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Visiting Fulbright scholar to explore mass media in the United States, China

November 30, 2009
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Peiqin Zhou
As a Chinese native, Peiqin Zhou has lived under a government that controls media, from television to the Internet. 

The stark comparison between media in China and the United States inspired her to come to Drake University for the 2009-10 academic year as part of the visiting Fulbright Scholar program. 

Other Drake connections helped pave the way for Zhou, as several Drake faculty and staff members have engaged in cultural exchange at Nanjing University. She serves as professor of sociology and earned her bachelor's and master's degrees at Nanjing.

Prior to returning to China, Zhou earned a doctorate in mass communications in 2003 from the University of Alabama, where she developed her expertise on media in the United States. 

"I think most Chinese people would choose to stay in the United States after graduating from college here, but I wanted to return to China because the country is experiencing social changes in daily life," Zhou said. "I want to be part of that change by the influence and interaction I have with students."

Comparing media and culture 

Zhou is co-teaching a course on the representations of women in mass media and politics with Drake Assistant Professor of Sociology Darcie Vandegrift, who served as a Fulbright scholar for the 2008-09 academic year. Read more about her experiences in Venezuela online. http://www.drake.edu/news/db/official/archive.php?article=4843

"Chinese media has been influenced by media from the United States, especially movies," Zhou said. "There are idealized women and female body images promoted in the media in China that are similar to those in the United States."

Zhou will take on a research project and hopes to study how universities in the United States promote environmental sustainability. She wants to bring back to China the idea of environmental advocacy shared by students, faculty and staff at Drake.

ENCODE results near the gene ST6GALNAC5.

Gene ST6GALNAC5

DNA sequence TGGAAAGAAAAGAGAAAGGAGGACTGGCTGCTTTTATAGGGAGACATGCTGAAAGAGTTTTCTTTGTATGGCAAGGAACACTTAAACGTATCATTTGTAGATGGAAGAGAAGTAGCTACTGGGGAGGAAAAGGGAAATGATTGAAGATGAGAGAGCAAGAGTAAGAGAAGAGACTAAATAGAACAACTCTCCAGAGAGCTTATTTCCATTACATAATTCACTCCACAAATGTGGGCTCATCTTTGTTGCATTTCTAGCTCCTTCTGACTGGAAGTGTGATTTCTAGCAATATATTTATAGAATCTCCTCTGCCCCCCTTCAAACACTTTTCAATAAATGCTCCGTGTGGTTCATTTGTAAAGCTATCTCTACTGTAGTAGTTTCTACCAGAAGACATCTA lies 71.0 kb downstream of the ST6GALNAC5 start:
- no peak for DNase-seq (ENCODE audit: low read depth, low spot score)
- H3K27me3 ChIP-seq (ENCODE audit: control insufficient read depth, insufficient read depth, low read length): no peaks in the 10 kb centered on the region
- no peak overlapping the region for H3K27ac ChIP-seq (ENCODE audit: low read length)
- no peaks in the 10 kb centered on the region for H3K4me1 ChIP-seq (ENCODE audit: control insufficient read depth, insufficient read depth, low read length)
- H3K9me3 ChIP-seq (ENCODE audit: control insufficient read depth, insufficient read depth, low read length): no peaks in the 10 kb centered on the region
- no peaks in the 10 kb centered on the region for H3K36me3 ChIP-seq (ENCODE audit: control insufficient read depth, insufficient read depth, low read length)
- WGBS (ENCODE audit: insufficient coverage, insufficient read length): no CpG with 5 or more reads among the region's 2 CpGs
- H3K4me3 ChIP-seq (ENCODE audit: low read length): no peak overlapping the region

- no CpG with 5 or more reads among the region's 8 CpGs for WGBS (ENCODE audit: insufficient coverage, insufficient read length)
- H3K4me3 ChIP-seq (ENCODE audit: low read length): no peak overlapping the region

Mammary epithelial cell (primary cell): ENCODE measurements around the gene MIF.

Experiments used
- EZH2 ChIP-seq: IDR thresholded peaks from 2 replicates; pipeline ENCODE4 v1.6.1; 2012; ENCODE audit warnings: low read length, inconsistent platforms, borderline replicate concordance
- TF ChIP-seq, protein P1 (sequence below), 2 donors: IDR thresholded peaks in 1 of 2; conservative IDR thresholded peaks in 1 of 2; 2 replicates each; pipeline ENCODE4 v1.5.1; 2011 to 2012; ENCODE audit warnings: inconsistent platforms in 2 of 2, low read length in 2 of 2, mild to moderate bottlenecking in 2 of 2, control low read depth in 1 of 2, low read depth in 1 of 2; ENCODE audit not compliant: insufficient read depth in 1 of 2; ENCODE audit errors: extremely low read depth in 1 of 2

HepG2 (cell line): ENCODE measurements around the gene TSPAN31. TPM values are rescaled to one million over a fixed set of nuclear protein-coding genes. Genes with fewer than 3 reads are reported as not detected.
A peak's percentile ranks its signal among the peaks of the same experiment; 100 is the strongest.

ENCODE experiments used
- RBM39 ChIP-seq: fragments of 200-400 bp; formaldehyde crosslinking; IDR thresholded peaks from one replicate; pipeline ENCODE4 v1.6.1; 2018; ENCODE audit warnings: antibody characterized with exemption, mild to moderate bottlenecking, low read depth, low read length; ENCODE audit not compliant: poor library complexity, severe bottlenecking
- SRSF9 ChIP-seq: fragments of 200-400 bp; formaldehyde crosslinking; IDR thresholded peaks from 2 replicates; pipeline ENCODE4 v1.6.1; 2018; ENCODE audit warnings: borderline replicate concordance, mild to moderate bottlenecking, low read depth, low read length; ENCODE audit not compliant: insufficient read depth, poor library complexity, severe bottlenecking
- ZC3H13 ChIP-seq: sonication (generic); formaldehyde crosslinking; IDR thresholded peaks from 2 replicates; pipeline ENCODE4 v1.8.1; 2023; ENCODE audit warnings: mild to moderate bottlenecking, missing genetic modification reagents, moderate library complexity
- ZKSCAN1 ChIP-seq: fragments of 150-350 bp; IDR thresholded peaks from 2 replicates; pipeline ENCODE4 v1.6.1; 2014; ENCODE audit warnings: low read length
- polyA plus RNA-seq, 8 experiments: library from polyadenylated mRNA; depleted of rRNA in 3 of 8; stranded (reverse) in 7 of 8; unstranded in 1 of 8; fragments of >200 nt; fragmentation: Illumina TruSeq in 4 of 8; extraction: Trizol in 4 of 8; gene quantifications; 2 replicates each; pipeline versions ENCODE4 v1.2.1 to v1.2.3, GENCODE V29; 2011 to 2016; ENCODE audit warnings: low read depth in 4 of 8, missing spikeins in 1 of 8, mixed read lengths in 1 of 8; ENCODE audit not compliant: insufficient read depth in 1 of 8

She's also enjoying interaction with students. She said students in the United States participate more in classes than their Chinese counterparts.

"In the United States, you might lecture for 30 minutes and then the students want to share their opinions on the subject," Zhou said. "In China, you will lecture for the whole class and the culture does not invite students to speak out and express their opinions as much as in the United States."

Exploring changes in China and the U.S.

Zhou is planning to teach two classes in the spring semester, one on the media culture in China and another on the social problems in the country. Like any society, China is experiencing positive and negative changes.

"Ten years ago, people did not have access to the Web sites for the New York Times or the Washington Post, but now they do," Zhou said. "At the same time, Chinese cities have changed. Population increases and environmental pollution have created social problems in the cities."

Changes in society and journalism are what brought Zhou back to the United States. After spending six years back in China, she was curious to see how the United States has changed.